Don't you just hate spoilers? I do, too. That's why I always try to include warnings. However, I sometimes ramble a bit too much here or there and maybe a few (or many) key plot points slip without me giving proper notice. So I'd like to include a blanket spoiler warning for the weary internet travelers of the world: Here There Be Spoilers. You've been warned.

Thursday, February 26, 2015

Paths of Glory

To date I have only seen five Kirk Douglas films with the fifth one being Stanley Kubrick's 1957 masterpiece Paths of Glory. Kirk Douglas is an actor that I haven't really found time or opportunity to appreciate as much as I would really like. However, I would dare say that Paths of Glory could be his very best performance. Bold statement from me, but this is a bold movie without any frills. Stanley Kubrick undoubtedly worked his best magic with a huge canvas and with lavish colors, but thanks to a fantastic cast and Kubrick's own ingenious style of shooting Paths of Glory managed to become a formidable movie titan. 

I can easily say that is is one of the best war movies I've seen. I've seen a ton of them and most of them are insanely long, Paths of Glory somehow manages to leave a lasting impact in only 88 minutes. It's also in black and white. That shouldn't be odd, but it is for me. To really watch the beauty of a Kubrick film one needs to see his films made using color. It's just... Well, once you see them you know what I'm talking about. They are freaking amazing to look at. 

However, this movie is just as excellent without the use of color. (So is Dr. Strangelove, for that matter.)

Kirk Douglas, to me, symbolizes the man's man type of aura that guys like John Wayne and Robert Mitchum had about them. He doesn't seem like the type of actor that would really latch onto Kubrick's style. So it's surprising that he made one more movie with Kubrick. Good thing he did, though. 

Kubrick doesn't usually make movies that feature a man's man type of character without making them look foolish. At least, not from the ones I've seen. His outings with Kirk Douglas were a bit different, though. Douglas was the man's man each time. 

Kirk Douglas in Paths of Glory is completely sympathetic and he is without a doubt the good guy in this chaos. Seeing him in this movie made me think about what would have happened if Kubrick had worked with a good guy type like John Wayne. Think about that for a minute. It almost seems like maybe it could have happened in another world. However, Douglas's character is held hostage by a corrupt system. Despite his uncompromising sense of values and leadership it appears that his soldiers will be put to death no matter what he does or says. I'm not sure the Duke could have taken on a movie such as this. If he had it's slipped by me. 

The attack on the Anthill was doomed from the start and it all was pushed because some snobby general was bucking for another star. Kirk Douglas's character is that of a helpless colonel that must lead men into a hopeless battle and then stand up to defend them when they are accused of cowardice in the aftermath.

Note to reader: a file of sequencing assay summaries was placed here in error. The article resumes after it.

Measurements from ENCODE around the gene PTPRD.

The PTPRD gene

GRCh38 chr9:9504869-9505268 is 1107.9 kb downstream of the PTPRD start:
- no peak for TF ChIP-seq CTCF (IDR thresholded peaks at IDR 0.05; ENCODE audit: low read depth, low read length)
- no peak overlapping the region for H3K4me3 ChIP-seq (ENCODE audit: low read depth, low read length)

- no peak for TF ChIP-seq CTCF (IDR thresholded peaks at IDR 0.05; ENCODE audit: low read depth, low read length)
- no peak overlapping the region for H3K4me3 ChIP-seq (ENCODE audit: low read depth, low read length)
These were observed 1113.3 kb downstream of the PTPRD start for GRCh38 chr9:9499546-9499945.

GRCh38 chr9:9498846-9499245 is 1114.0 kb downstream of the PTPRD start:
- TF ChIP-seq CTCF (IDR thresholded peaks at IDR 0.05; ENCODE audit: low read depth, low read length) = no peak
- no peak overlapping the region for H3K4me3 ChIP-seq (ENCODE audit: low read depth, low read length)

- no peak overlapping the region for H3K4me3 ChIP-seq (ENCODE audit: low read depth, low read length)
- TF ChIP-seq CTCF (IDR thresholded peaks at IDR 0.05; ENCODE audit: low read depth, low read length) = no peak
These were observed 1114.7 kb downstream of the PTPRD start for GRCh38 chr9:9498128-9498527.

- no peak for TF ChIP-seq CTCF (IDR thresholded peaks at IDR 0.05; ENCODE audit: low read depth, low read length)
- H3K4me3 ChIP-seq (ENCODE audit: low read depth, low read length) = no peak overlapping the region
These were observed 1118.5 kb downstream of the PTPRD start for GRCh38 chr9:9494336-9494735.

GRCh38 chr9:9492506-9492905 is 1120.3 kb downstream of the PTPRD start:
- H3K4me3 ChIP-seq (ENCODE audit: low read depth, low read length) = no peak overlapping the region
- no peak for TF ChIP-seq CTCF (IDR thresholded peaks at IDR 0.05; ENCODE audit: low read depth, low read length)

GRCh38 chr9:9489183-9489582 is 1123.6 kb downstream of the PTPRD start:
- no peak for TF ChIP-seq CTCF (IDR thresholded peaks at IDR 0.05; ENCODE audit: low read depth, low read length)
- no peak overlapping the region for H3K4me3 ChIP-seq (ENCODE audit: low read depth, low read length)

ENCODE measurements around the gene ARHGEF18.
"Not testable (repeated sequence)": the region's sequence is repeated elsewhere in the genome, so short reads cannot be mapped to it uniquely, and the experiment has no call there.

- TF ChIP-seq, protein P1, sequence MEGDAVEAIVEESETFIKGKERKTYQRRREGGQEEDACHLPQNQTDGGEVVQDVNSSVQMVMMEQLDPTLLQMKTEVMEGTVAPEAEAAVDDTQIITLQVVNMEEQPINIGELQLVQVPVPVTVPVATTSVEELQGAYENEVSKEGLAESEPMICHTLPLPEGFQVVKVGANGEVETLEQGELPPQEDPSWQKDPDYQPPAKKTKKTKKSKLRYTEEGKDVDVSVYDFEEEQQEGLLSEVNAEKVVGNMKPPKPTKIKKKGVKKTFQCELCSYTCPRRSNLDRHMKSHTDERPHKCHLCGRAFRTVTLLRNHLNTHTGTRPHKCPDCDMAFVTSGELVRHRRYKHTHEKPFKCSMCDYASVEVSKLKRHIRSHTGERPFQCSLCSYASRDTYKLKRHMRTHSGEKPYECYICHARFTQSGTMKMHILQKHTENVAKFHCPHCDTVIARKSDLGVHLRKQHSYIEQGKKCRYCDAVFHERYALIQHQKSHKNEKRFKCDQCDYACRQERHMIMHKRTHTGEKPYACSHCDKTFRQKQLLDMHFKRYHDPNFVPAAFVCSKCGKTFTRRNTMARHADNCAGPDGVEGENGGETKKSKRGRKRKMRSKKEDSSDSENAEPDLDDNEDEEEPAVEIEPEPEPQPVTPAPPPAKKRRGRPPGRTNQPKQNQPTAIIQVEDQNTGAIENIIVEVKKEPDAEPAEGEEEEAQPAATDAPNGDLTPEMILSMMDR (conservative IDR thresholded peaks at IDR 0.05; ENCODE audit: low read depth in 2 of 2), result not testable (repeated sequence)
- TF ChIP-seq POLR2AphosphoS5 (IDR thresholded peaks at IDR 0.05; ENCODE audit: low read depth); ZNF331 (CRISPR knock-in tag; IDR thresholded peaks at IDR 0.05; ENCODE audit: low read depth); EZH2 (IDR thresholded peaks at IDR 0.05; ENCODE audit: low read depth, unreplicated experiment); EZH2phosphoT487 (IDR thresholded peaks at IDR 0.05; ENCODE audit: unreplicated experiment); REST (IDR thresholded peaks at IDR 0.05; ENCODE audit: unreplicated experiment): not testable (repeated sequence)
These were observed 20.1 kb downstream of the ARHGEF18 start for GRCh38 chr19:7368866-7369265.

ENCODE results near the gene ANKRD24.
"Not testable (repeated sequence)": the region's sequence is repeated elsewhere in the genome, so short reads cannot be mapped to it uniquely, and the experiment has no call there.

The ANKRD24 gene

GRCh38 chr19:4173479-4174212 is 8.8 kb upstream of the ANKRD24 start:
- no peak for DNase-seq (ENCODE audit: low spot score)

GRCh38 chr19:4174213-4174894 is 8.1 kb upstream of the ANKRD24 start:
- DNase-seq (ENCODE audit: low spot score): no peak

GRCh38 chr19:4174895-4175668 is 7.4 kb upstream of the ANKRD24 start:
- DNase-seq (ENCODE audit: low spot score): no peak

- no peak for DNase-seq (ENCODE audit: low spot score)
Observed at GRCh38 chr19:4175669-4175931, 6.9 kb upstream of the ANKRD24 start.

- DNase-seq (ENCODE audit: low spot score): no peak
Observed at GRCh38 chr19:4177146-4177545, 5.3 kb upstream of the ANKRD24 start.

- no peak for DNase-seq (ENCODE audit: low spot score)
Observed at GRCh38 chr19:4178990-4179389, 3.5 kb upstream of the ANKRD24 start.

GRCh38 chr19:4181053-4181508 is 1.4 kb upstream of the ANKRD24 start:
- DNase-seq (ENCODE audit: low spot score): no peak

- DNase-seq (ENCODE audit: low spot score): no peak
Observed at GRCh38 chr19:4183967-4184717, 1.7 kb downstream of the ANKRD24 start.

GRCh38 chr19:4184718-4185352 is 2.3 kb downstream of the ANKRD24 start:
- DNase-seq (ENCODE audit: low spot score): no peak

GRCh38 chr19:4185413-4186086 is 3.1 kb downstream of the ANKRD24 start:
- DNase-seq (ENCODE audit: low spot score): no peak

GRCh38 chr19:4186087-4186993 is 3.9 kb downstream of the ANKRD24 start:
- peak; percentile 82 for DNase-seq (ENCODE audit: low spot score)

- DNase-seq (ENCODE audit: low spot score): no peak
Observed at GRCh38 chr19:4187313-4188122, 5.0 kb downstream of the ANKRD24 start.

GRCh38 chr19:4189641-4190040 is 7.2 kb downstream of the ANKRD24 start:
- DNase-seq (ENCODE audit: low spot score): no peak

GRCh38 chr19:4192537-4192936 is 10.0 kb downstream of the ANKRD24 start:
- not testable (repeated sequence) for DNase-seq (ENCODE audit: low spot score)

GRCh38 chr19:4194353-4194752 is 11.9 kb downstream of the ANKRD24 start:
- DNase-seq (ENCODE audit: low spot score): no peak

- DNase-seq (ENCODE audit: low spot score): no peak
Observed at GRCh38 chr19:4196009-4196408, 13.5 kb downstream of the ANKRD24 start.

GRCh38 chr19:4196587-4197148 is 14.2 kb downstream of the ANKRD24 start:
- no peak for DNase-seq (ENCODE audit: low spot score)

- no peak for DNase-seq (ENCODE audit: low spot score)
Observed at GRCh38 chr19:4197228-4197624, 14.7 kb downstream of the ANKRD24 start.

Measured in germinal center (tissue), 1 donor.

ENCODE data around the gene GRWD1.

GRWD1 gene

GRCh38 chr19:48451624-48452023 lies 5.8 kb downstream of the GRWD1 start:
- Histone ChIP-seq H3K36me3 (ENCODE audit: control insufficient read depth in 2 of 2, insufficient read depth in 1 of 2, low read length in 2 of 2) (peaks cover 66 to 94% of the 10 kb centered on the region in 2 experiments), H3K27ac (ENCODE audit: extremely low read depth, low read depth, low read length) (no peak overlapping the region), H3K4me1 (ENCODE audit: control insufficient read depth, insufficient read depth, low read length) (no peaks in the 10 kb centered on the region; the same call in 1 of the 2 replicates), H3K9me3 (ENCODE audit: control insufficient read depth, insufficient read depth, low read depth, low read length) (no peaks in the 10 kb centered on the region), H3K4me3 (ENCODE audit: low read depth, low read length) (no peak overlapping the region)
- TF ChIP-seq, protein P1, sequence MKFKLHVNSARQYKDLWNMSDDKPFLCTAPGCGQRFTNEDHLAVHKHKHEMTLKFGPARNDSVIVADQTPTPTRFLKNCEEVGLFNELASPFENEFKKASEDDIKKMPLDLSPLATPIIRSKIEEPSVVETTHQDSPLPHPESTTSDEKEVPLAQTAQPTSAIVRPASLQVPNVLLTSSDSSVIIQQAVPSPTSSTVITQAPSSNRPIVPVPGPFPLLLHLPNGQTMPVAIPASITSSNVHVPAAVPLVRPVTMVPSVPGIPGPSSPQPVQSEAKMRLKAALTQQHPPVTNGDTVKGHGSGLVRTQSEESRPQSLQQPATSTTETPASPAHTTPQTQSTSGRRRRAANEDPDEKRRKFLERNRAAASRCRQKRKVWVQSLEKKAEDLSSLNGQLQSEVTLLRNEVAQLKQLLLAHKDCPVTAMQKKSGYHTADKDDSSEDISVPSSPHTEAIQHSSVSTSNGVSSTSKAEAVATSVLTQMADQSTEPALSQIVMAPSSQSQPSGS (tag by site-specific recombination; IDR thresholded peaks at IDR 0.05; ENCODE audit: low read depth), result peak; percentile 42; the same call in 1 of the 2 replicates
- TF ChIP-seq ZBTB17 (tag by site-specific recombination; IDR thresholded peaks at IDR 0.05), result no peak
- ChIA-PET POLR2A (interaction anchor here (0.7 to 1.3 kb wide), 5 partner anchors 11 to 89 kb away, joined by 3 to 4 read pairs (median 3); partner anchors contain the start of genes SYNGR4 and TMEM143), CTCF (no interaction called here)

George Macready and Adolphe Menjou were excellent in their roles as the "true" villains of this film. Especially, Macready, the brilliant onscreen dick he was in this movie will make you want to shoot him. 

I'd say more but this is such a short film that I'm not sure I really can. The war scenes that featured the trenches were remarkable. Just looking at it was effective enough to make me claustrophobic. Just incredibly constructed. The transition from war to courtroom is handled extremely well, too. 

The short scenes in the general's quarters and during the court-martial... Those buildings must've looked fantastic in color, but as they are presented it still looks marvelous. 

This movie is fantastic. If I had to say I'd give it a 9/10 rating. I've got to see it a few more times before I feel comfortable ranking them anything else. 


  1. Kirk Douglas is a very interesting guy. He was a huge star in the 50s and early 60s but didn't always take the safe route. He has done many anti-mainstream roles and movies. He was also partly responsible for breaking the blacklist. The blacklisted writers had to use fake names to work and on Kirk's movie "Lonely Are The Brave," Kirk refused to use the fake name in the credits and put the real name in. It was the first crack in the blacklist and after he did that, the blacklisting was soon over.

  2. 2 other great Kirk Douglas movies I recommend are, "Lonely Are The Brave" and "Ace In The Hole."

    1. The other movies I've only seen are Spartacus, In Harm's Way, The War Wagon, and The Way West. So both those would be first time viewings for me. I'm also not too familiar with Michael Douglas movies, either. Think I've only seen Wall Street, Falling Down, and Fatal Attraction. Weird how I've never watched anything else by them.

  3. I found this on Michael Douglas' wiki page and thought it was interesting

    In 1975, Douglas received from his father, Kirk Douglas, the rights to the novel One Flew Over the Cuckoo's Nest. Michael went on to produce the film of the same name with Saul Zaentz.[12] Kirk Douglas hoped to portray McMurphy himself, having starred in an earlier stage version, but was deemed too old for the part by his son Michael. Kirk relented, and the lead role went instead to Jack Nicholson, who won the Academy Award for Best Actor. Douglas won the Award for Best Picture for producing the film.

    My favorite Michael Douglas movies are

    The Wonder Boys
    War Of The Roses
    The Game